Long ago when the world was young, there was a lovely nymph called Tamara who was born of the spirits of the Earth in a cavern. She was not happy in the darkness, but ran seeking the light of day, much to the consternation of her parents who feared she might fall a victim to the giants of the Earth.

Local road

Local road, west of the village

Tamara saw no fear. She was young and beautiful and missed no opportunity to bask in the sunshine of the upper world. One day there arose from his dark abode a son of one of the giants and his name was Torridge.

Looking wonderingly on the world of light, he eventually espied the pretty nymph. She saw him too and fled across the hills with Torridge in pursuit. After much searching he found her under a little gorse bush in Moorwinstow. He was greatly enamoured with the graceful nymph and the affection he had for her was eventually returned by Tamara, who found Torridge to be such a gentle giant.

Tamara's parents soon missed her and went in search of their straying child. When they emerged into the upper world they took the form of gnomes and they possessed strange powers. They found Tamara at last, sitting beside her lover and they were very angry. Her father then called upon the spirits and Torridge fell into a deep sleep; but Tamara would not leave her gentle giant. Her father was in such a rage he cursed her so violently that the pretty nymph dissolved in tears which became a crystal stream and then a river, flowing away to the ocean.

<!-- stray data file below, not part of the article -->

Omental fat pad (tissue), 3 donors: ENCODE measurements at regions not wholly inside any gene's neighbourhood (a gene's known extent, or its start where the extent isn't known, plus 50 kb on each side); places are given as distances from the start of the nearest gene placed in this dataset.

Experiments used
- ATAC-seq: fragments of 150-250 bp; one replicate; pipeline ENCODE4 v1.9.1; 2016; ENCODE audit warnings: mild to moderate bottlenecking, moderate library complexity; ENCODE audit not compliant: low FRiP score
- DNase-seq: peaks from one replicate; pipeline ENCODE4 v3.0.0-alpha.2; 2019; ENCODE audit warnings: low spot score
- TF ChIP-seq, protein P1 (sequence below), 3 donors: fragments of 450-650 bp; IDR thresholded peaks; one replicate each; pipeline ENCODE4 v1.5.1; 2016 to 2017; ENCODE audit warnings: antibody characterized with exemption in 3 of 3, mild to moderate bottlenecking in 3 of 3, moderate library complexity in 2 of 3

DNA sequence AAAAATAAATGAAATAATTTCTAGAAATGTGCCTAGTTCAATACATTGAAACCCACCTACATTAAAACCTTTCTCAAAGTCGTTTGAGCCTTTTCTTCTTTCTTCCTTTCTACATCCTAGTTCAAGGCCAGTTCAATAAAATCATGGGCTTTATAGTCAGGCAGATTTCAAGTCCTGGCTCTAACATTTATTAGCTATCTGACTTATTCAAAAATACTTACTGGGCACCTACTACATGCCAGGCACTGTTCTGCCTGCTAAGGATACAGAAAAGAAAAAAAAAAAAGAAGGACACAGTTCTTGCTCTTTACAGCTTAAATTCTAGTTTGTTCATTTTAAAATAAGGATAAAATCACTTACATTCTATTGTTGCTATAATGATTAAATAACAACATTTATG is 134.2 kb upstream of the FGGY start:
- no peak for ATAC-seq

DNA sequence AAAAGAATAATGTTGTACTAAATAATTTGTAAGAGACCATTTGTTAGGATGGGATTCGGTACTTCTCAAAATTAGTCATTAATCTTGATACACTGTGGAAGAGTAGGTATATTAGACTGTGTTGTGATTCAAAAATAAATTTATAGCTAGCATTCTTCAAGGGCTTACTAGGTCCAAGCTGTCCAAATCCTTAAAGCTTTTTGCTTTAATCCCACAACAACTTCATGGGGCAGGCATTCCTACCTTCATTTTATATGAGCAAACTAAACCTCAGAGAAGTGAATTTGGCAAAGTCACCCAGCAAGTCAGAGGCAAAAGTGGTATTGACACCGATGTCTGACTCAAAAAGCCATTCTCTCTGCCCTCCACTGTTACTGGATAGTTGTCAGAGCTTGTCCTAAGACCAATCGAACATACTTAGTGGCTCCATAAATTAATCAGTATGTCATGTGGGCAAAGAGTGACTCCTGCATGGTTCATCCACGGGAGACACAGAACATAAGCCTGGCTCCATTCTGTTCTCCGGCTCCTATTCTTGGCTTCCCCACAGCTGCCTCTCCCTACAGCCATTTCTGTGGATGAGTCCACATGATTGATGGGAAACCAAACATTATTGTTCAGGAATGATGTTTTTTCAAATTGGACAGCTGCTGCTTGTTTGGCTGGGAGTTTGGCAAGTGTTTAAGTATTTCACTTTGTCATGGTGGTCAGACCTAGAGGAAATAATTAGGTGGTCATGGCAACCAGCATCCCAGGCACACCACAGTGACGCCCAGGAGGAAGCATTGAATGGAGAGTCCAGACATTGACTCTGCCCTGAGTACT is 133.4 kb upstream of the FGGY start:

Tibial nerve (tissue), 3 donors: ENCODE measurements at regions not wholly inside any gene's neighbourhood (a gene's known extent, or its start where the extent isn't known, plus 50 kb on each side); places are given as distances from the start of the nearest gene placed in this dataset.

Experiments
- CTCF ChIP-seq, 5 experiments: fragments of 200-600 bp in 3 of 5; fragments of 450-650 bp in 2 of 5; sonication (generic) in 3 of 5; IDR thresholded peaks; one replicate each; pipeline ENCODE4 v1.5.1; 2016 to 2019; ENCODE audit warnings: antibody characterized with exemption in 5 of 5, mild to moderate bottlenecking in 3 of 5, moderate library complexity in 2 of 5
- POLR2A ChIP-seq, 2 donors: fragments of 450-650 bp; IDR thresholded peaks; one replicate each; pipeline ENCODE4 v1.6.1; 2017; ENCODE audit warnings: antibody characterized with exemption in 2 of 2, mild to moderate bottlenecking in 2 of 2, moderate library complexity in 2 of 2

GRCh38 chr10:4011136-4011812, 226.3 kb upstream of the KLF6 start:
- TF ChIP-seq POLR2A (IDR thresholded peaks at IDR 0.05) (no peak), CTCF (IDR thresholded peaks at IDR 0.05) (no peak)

At last Torridge awoke. He realised what had happened to him and in anguish and fury he fled to his rocky home in the hills. Then the great giant, his father, knowing that now Tamara would be a river for evermore, beseeched the spirits to transform his son into a stream which would become a river, so that he could join her forever.

Sad indeed it was however, that Torridge in his haste to follow Tamara, mistook the way she had gone and now he flows on and on and forever, seeking always but never finding his beloved nymph Tamara.

Extract from the writings of local historian Cecil Collacott

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